What should I bring to a potluck supper?

Last night Scientia had a potluck supper at Rick and Therése’s Wareloft. In my view, potlucks are about the company, and great company it was, our friends at different levels from the last 30 years! But of course the food is essential. The food can be terrible at potlucks, and if it is, I hope you have a designated driver, and can concentrate on the conversation, and the wine, or the punch, even non alcoholic, like the delicious one Therése made. I suppose some people go to potlucks all the time, and have a signature dish they always bring. We don’t. Most of the potlucks we go to are the holiday parties in our department. There we find so many dishes that by picking and choosing, one can create a pleasing meal.

Often at smaller potlucks there is an effort to balance. Maybe you had to check off a category, appetizer, main, vegetable, salad, dessert, drinks, say. But those categories don’t necessarily describe how we eat any more. Most of our mains are vegetables, after all. Jewelette kindly made us a menu so I can tell you what was served at our potluck. I’ll skip the appetizers which were cheeses, nuts, candies, olives, that sort of thing. We had two salads, one Greek, one spinach. We had salmon with asparagus, an extravagant main brought in plenty. I hope the asparagus didn’t come from Peru, where the asparagus farming is stealing precious water from the native populations. We had chicken drumsticks. Drinks were wine, water, and an amazing punch, my favorite thing of the meal.

But what did we bring? You can probably imagine I had a few quarts of cooked pumpkin in the freezer that I hadn’t yet foisted on my family. I got those out the day before. I found another 2-cup container in the freezer that was red lentil dal, nearly the same color, so I got that out too. In the evening before the potluck, when I had plenty of time in case this didn’t work, I mixed about 2 quarts of cooked pumpkin with the pint of dal, and stirred it, then tasted. It was unexciting, so I looked in the refrigerator, and found a nice bowl, about 2 cups, of a green tomato salsa I had made, rich with onions, jalapeños and cilantro. I threw that in. I liked the spiciness, so I added a couple more tablespoons of red Cholula hotsauce. Oh, I also added about a cup of mashed potatoes left over from Thanksgiving. Now the dish was coming together, but still was not complete.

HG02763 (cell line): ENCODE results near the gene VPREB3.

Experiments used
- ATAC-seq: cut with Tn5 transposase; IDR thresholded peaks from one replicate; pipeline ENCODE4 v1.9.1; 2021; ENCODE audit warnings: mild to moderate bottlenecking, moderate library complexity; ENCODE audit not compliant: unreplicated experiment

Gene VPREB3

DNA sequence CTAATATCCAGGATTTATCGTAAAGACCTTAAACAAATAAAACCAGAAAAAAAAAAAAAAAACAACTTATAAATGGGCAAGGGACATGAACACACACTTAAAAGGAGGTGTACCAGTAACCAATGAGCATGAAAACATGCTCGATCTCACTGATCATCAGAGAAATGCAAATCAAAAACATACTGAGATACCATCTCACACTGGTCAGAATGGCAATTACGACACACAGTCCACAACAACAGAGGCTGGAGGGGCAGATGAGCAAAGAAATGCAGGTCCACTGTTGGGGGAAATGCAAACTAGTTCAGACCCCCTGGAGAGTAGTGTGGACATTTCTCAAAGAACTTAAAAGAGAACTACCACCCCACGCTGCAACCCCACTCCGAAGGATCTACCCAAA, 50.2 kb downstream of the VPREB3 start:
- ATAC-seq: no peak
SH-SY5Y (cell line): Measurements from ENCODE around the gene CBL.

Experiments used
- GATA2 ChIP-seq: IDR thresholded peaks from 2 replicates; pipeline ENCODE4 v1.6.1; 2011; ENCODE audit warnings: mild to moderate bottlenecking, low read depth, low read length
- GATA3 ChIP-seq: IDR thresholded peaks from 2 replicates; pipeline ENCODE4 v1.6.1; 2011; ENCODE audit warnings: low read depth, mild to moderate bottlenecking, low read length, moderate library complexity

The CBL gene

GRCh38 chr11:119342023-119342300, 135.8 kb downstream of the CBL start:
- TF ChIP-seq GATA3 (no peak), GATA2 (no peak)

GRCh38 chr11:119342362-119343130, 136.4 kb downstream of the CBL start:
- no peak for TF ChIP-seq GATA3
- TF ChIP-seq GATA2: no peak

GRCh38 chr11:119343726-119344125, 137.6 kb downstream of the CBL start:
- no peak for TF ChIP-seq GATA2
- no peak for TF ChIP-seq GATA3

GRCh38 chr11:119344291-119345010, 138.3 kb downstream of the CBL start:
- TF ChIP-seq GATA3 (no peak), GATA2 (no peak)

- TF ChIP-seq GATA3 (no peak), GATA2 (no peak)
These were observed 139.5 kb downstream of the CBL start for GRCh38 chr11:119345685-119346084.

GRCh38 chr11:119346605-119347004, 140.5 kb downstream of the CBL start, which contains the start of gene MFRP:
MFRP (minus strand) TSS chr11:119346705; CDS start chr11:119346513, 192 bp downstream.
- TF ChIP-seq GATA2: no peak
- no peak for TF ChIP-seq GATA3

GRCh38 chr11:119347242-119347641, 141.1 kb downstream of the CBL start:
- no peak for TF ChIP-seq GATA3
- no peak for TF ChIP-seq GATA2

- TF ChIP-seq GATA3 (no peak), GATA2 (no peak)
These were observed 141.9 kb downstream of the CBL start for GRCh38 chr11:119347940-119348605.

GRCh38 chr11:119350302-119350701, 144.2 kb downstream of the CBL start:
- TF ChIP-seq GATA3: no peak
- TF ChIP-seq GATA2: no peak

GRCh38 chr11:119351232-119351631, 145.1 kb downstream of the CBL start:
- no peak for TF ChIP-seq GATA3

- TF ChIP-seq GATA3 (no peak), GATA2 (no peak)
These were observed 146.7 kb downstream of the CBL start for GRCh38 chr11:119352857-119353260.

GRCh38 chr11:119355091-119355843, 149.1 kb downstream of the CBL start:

By the way, I have a special technique for tasting, which is essential if you cook the way I do. I have one of those Chinese plastic flat-bottomed soup spoons, and I take the spoon I use to stir, and drip some of what I want to taste into that Chinese spoon. It keeps the main dish pure, and means I don’t have to keep getting new spoons.

But the pumpkin-dal-salsa stew wasn’t quite done. It needed something. I thought of Africa, and added 3/4 cup chunky peanut butter. This did the trick, gave the stew a richness, a complication of flavor, a depth that it needed. I added more hot sauce, and another few cups of water, and had my dish. My husband asked me what he should call it, in case people asked, and I said pumpkin curry. They still asked. After I told them about the pumpkin and the dal, then no one guessed the peanut butter, though once I named it, they could detect it. We also brought a pot of basmati rice, made more aromatic with a couple tablespoons of coconut oil.

So, at this potluck, we were the only ones bringing starches, so maybe that is what you should bring. Others will bring appetizers, meats, salads, and desserts. Someone has to bring the rice and beans. Us? We had a fabulous time, and hope we discover some potluck friends in St. Louis.


What an enticing table!


The “pumpkin curry”


The rice.


The wonderful salmon and asparagus.


Salads were great!


Bob and Jonel Curl. He’s got a Nobel prize, and is one of the nicest and most interesting people at Rice.


Suzanne Kemmer, from linguistics, and Jewelette Christopher, our organizer.


Jewelette wanted a group photo. Our hosts, Rick and Therése are on the right. Our chief, Susan McIntosh, is third from left.


About Joan E. Strassmann

Evolutionary biologist, studies social behavior in insects & microbes, interested in education, travel, birds, tropics, nature, food; biology professor at Washington University in St. Louis
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